Pretoria – The South African Police Service has assured football fans of adequate security at the 2013 Africa Cup of Nations tournament which takes place from Jan. 19 to Feb. 10.
“Everything is in place with regards to security; we started planning for the tournament as early as May this year,” the Deputy Minister of Police, Maggie Sotyu, told newsmen in Pretoria on Tuesday.
“ Both national and international screening regarding the participating 16 teams has been completed.
“Security will be provided for all the teams, including Bafana Bafana 24/7,’’ Sotyu said.
She added that security would be tightened at all the entry points into the country.
“We will strengthen security at all ports of entry during this period, especially our borders, airports, seaports and border points.
“All the teams would be provided round the clock security; from the airport to their hotels, their training sessions and to match venues; to ensure maximum security for them,’’she said.
Sotyu also disclosed that a permanent detachment of police officers will be deployed to all the hotels where the participating teams will be staying.
She also said that Home Affairs was ready to handle the movement of both people and goods simultaneously at the country’s various entry points.
“We also have our own police officers that we’ve trained, with regard to assisting at the ports of entry; in case we need more man power.
“Buses carrying players will be escorted by the police at all times; each and every movement of the buses carrying the teams will be covered by the police,” she said.
The deputy police minister also said that special courts to try criminal cases during the tournament will not be set up this time around.
“Dedicated investigators would be in place to focus on the cases that may come up during the tournament.
“While there would be the normal procedure of handling the cases, especially criminal cases during the tournament which would be prioritised in the courts of law,’’ Sotyu said.
On the issue of crowd control she pointed out that the police were going to put adequate measures in place to keep the crowd under control in and outside the stadiums.
Meanwhile Lt. Gen. Elias Mawela, the Chairperson of the National Joint Intelligence Structure (NATJOINTS) said part of the security concept to effectively contain any form of hooliganism was also in place.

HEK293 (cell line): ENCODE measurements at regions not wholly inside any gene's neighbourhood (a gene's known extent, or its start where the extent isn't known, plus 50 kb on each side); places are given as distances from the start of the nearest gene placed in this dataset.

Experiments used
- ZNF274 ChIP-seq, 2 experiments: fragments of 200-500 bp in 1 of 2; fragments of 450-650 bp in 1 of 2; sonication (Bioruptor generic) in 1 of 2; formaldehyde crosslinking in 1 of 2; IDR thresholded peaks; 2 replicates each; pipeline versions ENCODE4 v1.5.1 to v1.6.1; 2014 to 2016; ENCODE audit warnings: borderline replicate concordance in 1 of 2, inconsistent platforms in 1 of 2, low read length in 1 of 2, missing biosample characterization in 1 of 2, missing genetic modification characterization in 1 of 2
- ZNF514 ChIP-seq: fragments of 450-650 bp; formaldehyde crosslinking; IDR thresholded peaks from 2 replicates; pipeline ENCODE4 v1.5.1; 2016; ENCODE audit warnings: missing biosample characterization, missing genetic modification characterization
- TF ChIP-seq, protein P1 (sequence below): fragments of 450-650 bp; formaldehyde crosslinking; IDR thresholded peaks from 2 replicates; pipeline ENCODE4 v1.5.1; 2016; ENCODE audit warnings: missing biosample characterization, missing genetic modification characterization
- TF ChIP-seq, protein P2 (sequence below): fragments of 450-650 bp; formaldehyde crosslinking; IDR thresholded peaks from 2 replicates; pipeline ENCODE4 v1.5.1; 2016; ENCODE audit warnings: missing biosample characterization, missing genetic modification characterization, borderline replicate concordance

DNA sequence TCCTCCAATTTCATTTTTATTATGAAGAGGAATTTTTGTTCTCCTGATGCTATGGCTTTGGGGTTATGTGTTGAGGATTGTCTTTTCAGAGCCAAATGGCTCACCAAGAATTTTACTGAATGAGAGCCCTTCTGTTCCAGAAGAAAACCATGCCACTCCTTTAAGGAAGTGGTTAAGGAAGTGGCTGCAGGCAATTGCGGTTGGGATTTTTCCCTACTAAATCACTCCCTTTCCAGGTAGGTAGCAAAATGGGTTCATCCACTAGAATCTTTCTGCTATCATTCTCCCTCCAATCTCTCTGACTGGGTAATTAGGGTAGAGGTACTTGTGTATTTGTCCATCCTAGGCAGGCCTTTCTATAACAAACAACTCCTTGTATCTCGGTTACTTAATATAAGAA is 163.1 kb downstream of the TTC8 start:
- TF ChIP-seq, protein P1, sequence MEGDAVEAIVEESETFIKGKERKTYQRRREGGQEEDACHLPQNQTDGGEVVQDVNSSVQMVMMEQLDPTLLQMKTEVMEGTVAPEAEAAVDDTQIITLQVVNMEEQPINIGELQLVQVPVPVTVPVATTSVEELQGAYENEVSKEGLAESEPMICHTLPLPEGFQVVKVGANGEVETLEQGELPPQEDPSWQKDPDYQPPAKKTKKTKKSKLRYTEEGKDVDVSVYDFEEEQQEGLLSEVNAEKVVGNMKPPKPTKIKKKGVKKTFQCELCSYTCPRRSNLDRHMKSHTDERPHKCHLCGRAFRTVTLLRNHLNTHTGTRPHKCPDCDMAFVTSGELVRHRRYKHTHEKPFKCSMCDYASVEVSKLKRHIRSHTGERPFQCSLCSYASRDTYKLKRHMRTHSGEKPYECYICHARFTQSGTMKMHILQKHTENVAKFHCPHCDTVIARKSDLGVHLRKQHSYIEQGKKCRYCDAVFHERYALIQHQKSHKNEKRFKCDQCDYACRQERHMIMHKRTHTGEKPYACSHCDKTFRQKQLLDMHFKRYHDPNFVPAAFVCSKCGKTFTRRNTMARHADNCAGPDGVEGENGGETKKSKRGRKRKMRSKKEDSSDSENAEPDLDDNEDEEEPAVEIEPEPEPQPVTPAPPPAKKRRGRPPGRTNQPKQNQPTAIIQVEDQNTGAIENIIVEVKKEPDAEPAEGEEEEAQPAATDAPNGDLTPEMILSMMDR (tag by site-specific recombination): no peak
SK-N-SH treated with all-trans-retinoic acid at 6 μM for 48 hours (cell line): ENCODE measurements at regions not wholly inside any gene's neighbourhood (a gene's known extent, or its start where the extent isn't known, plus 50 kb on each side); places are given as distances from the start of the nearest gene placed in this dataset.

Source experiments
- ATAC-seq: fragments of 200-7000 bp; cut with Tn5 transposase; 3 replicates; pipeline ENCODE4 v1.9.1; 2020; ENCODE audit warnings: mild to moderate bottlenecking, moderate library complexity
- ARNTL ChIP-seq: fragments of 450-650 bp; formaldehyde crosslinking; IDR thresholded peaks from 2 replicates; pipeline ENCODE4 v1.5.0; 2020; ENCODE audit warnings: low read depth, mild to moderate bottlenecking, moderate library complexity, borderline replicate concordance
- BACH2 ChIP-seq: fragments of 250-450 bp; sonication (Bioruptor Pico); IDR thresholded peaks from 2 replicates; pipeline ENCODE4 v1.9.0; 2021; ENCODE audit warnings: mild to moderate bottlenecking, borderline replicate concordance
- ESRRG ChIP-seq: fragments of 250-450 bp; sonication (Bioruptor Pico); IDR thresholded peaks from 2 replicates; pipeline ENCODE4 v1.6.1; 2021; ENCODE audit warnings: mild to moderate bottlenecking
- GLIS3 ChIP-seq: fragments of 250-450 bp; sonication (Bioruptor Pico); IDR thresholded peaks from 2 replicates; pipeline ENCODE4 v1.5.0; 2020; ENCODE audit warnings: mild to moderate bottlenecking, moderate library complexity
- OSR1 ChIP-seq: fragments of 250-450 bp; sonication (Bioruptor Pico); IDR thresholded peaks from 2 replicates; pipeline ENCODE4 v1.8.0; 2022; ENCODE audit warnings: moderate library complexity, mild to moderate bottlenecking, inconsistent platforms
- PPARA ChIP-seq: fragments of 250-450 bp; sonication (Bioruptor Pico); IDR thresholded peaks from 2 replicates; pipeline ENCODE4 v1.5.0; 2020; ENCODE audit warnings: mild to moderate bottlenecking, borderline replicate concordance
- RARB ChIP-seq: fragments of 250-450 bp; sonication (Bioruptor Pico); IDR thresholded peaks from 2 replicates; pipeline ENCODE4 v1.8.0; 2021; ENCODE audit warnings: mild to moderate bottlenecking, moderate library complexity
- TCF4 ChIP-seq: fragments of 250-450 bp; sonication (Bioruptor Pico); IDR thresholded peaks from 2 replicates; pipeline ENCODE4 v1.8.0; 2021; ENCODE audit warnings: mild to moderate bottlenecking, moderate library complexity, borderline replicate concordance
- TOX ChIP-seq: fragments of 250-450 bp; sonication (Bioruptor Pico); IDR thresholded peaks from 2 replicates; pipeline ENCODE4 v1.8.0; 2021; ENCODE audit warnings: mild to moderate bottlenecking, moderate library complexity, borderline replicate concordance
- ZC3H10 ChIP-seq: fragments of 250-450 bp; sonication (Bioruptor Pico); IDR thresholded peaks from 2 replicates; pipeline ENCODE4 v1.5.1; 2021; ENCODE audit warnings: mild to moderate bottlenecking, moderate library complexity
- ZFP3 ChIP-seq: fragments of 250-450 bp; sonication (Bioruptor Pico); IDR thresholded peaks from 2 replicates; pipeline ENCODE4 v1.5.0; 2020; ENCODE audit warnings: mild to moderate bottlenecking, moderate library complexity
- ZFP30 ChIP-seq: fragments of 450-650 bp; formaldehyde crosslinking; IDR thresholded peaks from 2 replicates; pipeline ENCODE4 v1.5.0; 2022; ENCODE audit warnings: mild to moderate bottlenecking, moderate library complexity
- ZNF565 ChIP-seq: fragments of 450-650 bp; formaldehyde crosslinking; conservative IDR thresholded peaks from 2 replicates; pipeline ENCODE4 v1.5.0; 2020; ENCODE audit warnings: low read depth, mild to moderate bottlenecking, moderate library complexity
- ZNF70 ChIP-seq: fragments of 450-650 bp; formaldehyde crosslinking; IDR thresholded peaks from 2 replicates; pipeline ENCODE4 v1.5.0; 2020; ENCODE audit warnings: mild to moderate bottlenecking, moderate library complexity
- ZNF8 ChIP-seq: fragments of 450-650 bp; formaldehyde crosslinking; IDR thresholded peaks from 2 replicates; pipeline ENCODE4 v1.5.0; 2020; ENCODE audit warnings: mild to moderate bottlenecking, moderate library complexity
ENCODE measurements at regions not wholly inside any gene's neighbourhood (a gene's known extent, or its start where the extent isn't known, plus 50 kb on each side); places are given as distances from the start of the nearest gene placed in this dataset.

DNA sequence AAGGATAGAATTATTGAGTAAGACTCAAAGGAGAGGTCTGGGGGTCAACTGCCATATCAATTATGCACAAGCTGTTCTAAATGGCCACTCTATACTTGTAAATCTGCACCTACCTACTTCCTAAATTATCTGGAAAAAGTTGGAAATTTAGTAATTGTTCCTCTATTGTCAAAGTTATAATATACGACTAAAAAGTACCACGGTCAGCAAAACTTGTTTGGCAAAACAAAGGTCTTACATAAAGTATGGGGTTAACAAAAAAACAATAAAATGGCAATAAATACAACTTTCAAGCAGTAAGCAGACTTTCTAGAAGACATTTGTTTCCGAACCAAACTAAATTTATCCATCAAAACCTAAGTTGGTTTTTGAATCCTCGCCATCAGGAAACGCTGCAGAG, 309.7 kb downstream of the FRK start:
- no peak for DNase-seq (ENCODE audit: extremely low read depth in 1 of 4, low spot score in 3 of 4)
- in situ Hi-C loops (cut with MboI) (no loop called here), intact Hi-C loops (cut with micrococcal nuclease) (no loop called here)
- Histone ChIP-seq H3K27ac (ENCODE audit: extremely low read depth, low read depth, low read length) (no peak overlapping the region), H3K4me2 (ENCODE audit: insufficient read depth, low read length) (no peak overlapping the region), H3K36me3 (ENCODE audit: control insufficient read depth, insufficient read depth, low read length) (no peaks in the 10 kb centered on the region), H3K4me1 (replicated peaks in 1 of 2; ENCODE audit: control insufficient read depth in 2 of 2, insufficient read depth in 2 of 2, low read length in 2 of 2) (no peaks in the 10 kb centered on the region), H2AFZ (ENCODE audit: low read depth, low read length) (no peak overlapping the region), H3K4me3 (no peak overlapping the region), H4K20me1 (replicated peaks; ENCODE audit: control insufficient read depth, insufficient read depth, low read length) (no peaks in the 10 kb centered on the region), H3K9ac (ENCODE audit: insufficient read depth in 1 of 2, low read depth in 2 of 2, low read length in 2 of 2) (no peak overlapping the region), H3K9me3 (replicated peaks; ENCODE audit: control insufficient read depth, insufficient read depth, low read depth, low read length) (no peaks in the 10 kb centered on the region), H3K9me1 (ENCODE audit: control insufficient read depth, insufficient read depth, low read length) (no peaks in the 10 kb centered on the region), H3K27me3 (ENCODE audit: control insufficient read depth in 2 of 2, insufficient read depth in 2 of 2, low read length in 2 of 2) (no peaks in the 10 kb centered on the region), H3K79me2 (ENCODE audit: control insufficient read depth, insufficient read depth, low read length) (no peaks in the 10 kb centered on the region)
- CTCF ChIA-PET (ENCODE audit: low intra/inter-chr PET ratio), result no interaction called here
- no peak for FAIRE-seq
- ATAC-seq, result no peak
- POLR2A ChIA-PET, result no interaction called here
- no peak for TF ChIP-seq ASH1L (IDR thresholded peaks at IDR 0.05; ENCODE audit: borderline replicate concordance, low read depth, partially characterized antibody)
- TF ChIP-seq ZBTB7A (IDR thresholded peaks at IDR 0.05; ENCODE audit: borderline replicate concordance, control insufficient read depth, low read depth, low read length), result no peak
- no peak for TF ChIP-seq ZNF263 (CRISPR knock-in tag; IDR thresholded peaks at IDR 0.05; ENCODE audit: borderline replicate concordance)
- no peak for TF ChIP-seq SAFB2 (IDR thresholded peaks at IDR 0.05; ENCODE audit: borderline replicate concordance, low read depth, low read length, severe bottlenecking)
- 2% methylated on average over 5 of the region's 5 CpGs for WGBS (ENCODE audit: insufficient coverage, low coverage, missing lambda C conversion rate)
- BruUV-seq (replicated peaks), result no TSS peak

“Part of our security concept to deal with hooliganism in and around the stadiums would entail the positioning of ‘spotters’ amongst the spectators to identity the so-called hooligans.
“Once they have been identified, they are to remove them from the stadium and taken into police custody.
“We would ensure that we have a rapport with the intelligence community that we are working with in the region, consisting the Southern African Regional Police Chief Council Organisation (SARPCCO), and Interpol.
“They will also assist us to monitor the movement of people coming to our country for the tournament,” he said.
SARPCCO is an official forum comprising of all the police chiefs in the Southern Africa region.
Mawela added that known football hooligans from neighbouring countries would be apprehended before they set foot in South Africa.
“We are not going to lower our high standards, which we are known for in the hosting of landmark events,’’he said.
He stressed that alternate plans would be adopted for the security guards, who will be working at the stadiums.
“We have plan D and even plan E, for the private security guards.
“We have a reserve group at a national level that can be moved around the country at short notice.
“We have contingency funds in place to ensure the quick dispatch of personnel to the affected stadium.
“There will not be any problem with regards to this issue,” Mwela said.
The 2013 AFCON will hold from Jan.19 to Feb. 10 in five centres across South Africa, the country will be hosting the competition for the second time since 1996.(NAN)